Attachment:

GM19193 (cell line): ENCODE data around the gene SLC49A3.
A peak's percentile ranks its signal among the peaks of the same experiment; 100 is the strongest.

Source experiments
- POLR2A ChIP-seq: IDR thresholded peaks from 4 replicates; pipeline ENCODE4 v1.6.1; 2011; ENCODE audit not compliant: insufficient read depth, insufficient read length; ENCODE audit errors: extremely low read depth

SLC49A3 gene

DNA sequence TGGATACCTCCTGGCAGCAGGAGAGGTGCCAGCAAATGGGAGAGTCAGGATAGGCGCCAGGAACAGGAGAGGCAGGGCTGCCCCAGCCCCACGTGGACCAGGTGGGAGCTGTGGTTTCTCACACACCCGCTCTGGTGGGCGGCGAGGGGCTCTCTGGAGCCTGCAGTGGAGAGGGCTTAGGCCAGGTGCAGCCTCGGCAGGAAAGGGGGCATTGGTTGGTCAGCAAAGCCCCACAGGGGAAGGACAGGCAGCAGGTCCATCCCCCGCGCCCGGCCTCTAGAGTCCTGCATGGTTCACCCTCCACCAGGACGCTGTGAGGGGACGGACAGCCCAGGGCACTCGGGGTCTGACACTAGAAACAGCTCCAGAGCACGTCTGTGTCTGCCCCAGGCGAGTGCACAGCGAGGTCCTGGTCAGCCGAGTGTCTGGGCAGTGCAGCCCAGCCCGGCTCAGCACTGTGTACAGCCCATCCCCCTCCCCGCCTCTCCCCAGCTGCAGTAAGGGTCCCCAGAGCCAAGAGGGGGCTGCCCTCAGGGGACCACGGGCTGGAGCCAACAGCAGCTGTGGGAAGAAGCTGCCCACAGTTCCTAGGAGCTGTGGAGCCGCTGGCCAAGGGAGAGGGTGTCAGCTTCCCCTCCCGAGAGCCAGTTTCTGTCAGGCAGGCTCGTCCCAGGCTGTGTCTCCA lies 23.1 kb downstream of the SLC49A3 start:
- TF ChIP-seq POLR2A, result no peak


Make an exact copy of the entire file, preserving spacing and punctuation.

GM19193 (cell line): ENCODE data around the gene SLC49A3.
A peak's percentile ranks its signal among the peaks of the same experiment; 100 is the strongest.

Source experiments
- POLR2A ChIP-seq: IDR thresholded peaks from 4 replicates; pipeline ENCODE4 v1.6.1; 2011; ENCODE audit not compliant: insufficient read depth, insufficient read length; ENCODE audit errors: extremely low read depth

SLC49A3 gene

DNA sequence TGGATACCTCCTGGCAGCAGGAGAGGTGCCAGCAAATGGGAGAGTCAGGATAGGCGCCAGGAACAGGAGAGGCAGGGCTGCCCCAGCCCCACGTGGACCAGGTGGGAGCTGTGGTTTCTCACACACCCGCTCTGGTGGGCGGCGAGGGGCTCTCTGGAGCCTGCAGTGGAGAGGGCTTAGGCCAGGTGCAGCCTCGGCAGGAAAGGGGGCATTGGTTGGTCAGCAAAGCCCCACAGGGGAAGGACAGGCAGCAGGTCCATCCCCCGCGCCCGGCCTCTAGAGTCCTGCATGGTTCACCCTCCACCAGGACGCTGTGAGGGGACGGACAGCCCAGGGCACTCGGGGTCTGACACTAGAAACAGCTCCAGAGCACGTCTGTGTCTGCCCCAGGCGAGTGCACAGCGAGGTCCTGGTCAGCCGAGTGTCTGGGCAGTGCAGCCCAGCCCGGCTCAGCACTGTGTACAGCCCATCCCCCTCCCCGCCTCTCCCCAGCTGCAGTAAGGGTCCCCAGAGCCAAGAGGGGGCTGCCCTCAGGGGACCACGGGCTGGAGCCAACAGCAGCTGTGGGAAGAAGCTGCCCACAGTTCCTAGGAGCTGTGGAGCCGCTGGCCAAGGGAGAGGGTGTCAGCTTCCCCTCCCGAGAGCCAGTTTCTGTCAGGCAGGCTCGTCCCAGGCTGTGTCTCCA lies 23.1 kb downstream of the SLC49A3 start:
- TF ChIP-seq POLR2A, result no peak